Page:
Keller Williams Research
This Month in Real Estate Release Date: December 4, 2009
Commentary This month came with more encouraging news, tempered by a cautious air of concern. Canada has officially emerged from the recession and the housing market is hot. A survey showed the sentiment of senior accounting executives on the economy rose sharply in the third quarter. However, consumers remain cautious amid concerns over employment and the strong Loonie. Due to a stronger currency, Canadians have been able to more easily afford luxury imports, vacations, or properties abroad – the National Hockey League has even benefited. The strong Loonie helped spur the highest operating profits for several Canadian NHL teams in more than a decade. One team’s president said, “There are always two absolutes: Winning is good, and it’s always better when the Canadian dollar is stronger.” The Bank of Canada has not indicated any intention to discontinue its conditional commitment to hold key interest rates steady until the end of the second quarter of 2010. However, there is concern that the low interest rates could potentially spur financial bubbles. Canada, like most other countries emerging from a recession, is seeing several positive signs, but should expect recovery to come in small steps. This is especially true as Canada depends on strong demand from other countries to import its goods. 2
The Numbers That Drive Real Estate 1. Sales 2. Prices 3. Inventory 4. Mortgage Rates
Home Sales In Thousands Sales activity reached the highest level ever for the month of October. National resale housing activity had a record-breaking month with 45,818 units trading hands. This is up 45 percent compared to October 2008 and 74 percent above the decade low reached in January. Low interest rates, coupled with upbeat consumer confidence, continue to release pent-up demand from last year and early this year, boosting national sales activity. 55 50
rom a Up 45% f year ago
45 40 35
25 20 15 Oct
Data released on November 15, 2009 Sources: Conference Board, The Canadian Real Estate Association, Royal Bank of Canada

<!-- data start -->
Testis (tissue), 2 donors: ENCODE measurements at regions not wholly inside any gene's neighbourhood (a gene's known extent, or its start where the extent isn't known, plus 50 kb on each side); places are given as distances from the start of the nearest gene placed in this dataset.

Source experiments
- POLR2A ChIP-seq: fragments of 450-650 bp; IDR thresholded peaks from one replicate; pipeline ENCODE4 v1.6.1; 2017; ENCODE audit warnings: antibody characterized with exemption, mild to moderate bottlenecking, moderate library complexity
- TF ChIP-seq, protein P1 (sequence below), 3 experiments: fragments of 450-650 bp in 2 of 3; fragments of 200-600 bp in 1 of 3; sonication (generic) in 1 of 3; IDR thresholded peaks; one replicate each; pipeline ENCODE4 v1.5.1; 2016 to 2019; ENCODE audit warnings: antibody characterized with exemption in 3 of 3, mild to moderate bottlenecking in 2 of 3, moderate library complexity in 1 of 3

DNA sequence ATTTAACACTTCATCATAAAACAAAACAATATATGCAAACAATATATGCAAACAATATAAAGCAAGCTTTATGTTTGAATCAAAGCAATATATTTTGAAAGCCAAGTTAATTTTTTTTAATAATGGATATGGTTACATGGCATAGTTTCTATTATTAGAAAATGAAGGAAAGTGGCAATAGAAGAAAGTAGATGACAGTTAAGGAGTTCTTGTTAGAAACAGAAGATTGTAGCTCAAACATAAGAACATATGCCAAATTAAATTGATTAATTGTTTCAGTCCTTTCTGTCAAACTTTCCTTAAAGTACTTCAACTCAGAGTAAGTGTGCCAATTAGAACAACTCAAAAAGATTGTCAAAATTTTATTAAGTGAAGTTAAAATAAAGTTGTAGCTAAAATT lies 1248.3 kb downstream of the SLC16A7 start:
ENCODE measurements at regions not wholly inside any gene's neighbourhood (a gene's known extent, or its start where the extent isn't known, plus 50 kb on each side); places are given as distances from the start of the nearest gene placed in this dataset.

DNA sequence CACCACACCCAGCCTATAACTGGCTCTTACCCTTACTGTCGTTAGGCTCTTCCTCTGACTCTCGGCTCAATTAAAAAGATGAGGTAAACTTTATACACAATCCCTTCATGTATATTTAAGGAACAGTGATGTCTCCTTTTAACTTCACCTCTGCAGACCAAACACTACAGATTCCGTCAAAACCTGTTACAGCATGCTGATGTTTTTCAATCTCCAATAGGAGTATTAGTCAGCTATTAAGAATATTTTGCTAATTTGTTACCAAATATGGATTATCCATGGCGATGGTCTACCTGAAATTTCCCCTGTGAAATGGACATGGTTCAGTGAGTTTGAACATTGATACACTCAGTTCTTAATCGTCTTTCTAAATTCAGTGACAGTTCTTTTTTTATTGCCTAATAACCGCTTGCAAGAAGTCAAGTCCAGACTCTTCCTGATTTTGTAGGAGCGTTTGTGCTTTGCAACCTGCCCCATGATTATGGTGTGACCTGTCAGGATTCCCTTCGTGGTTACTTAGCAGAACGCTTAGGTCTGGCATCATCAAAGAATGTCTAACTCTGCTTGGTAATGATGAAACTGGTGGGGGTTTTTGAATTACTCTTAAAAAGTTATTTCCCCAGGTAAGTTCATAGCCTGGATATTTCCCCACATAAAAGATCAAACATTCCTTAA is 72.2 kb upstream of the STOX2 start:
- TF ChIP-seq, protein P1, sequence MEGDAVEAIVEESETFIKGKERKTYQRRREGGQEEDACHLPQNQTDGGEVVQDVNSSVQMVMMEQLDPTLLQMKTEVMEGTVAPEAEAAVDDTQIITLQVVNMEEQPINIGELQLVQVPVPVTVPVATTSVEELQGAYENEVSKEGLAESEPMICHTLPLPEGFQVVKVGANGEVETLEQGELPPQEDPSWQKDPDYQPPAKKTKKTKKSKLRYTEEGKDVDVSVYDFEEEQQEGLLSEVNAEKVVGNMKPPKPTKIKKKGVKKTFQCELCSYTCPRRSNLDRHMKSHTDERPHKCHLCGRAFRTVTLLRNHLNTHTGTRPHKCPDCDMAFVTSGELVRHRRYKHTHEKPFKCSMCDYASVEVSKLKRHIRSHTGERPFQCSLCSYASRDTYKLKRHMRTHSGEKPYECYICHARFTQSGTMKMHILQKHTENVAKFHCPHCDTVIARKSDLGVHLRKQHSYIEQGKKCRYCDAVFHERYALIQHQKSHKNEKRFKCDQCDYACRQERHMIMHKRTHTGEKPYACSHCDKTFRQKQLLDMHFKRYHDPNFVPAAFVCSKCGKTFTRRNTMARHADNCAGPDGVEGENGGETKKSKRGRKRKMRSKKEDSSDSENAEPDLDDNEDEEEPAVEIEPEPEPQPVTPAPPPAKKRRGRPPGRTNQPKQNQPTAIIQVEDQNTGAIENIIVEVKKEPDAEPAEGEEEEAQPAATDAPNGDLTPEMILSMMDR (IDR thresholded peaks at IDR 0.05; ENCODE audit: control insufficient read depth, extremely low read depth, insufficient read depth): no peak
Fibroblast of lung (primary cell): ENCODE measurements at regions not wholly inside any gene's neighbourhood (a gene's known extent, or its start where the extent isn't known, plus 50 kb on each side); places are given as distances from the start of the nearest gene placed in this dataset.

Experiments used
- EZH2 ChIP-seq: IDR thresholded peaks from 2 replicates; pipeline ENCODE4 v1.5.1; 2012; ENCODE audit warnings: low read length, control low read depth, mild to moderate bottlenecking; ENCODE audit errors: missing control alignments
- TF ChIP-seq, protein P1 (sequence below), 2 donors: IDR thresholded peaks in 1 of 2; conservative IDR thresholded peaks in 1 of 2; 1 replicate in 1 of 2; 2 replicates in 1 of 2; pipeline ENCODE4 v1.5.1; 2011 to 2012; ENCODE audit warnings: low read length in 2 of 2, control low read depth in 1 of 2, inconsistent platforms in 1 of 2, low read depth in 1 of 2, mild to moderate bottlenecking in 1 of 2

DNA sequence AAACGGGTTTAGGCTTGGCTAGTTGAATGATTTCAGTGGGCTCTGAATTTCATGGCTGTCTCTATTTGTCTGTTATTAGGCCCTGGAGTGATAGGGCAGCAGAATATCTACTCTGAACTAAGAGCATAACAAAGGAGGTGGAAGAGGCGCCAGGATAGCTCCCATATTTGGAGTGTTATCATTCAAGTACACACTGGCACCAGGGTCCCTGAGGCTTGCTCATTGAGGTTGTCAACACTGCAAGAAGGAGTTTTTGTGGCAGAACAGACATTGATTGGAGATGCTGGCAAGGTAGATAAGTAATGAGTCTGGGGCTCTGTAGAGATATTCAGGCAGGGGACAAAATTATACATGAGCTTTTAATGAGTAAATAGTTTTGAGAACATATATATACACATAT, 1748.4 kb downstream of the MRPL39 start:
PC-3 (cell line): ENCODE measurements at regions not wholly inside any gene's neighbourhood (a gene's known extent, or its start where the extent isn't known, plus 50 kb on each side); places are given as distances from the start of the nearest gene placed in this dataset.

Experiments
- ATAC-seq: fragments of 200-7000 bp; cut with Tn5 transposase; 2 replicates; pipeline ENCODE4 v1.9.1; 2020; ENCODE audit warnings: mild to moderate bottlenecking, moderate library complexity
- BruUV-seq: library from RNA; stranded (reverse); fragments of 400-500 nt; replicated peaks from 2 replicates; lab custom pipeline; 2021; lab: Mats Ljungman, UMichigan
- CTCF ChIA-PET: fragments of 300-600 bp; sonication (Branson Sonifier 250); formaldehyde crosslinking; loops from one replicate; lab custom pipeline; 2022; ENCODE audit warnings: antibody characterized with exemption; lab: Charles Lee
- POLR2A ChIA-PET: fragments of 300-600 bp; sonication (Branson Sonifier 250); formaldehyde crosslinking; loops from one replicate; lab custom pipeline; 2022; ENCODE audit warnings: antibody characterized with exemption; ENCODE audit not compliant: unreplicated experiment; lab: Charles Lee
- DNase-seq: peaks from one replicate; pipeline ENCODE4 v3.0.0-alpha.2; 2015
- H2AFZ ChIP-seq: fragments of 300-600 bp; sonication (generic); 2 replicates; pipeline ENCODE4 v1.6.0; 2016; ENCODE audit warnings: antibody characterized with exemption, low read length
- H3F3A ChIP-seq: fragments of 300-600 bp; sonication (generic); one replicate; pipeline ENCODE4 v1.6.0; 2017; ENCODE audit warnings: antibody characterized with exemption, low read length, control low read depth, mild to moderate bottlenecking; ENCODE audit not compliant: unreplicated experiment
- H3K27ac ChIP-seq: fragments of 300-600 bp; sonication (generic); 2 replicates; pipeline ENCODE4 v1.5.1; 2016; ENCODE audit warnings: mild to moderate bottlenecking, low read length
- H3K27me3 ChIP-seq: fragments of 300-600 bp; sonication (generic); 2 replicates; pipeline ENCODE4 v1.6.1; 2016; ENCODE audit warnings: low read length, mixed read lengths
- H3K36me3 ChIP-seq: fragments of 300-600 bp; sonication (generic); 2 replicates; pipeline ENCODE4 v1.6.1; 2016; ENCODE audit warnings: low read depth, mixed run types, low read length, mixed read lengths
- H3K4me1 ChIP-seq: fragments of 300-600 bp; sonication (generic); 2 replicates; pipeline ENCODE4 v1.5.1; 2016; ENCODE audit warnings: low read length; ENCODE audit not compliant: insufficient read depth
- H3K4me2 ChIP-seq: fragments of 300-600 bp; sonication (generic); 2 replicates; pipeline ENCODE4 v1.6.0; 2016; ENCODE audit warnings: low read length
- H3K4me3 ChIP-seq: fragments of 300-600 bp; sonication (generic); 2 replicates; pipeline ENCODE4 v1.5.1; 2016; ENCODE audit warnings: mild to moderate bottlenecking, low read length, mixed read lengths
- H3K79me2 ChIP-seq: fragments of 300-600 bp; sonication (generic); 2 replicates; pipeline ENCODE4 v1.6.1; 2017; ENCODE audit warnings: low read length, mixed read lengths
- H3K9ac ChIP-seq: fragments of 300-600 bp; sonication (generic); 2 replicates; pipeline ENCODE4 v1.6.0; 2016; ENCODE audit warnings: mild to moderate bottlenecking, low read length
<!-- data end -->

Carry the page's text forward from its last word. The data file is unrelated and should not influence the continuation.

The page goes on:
Average Home Price In Thousands The national average home price reached new heights in October, rising 21 percent to $341,079 from the same month last year. A sustained increase in sales activity, including a sharp rebound in Canadaâ€™s priciest markets, continues to draw the national average home price upward.
ma o r f % Up 21 r ago yea
$283 $283 $283 $275 $284 $290 $307 $320 $327 $327 $325 $332 $341 Oct
Apr May Jun
Data released on November 15, 2009 Sources: Conference Board and The Canadian Real Estate Association
Home Prices by Province and Territory 12 out of 12 experienced an increase in home price National Average: $341,000 Home Price Direction (Year-Over-Year Change)
NL $197K ON $337K
PE $155K NS $190K NB $151K
Average home price as of October every year (Data released on November 15, 2009) Sources: Conference Board and The Canadian Real Estate Association
Inventory Sales-to-Listings Ratio The number of new listings coming onto the market in October declined from year-ago levels for the tenth consecutive month. New listings fell 15 percent from October 2008 but inched up on a month-over-month basis to 65,148 units. According to CREA Chief Economist Gregory Klump, “New listings are still expected to rise in the coming months in response to headline average price increases.” Nationally, there were 4.1 months of inventory in October. The sales-to-listings ratio was 70 percent, signaling a stronger seller’s market. Seller’s Market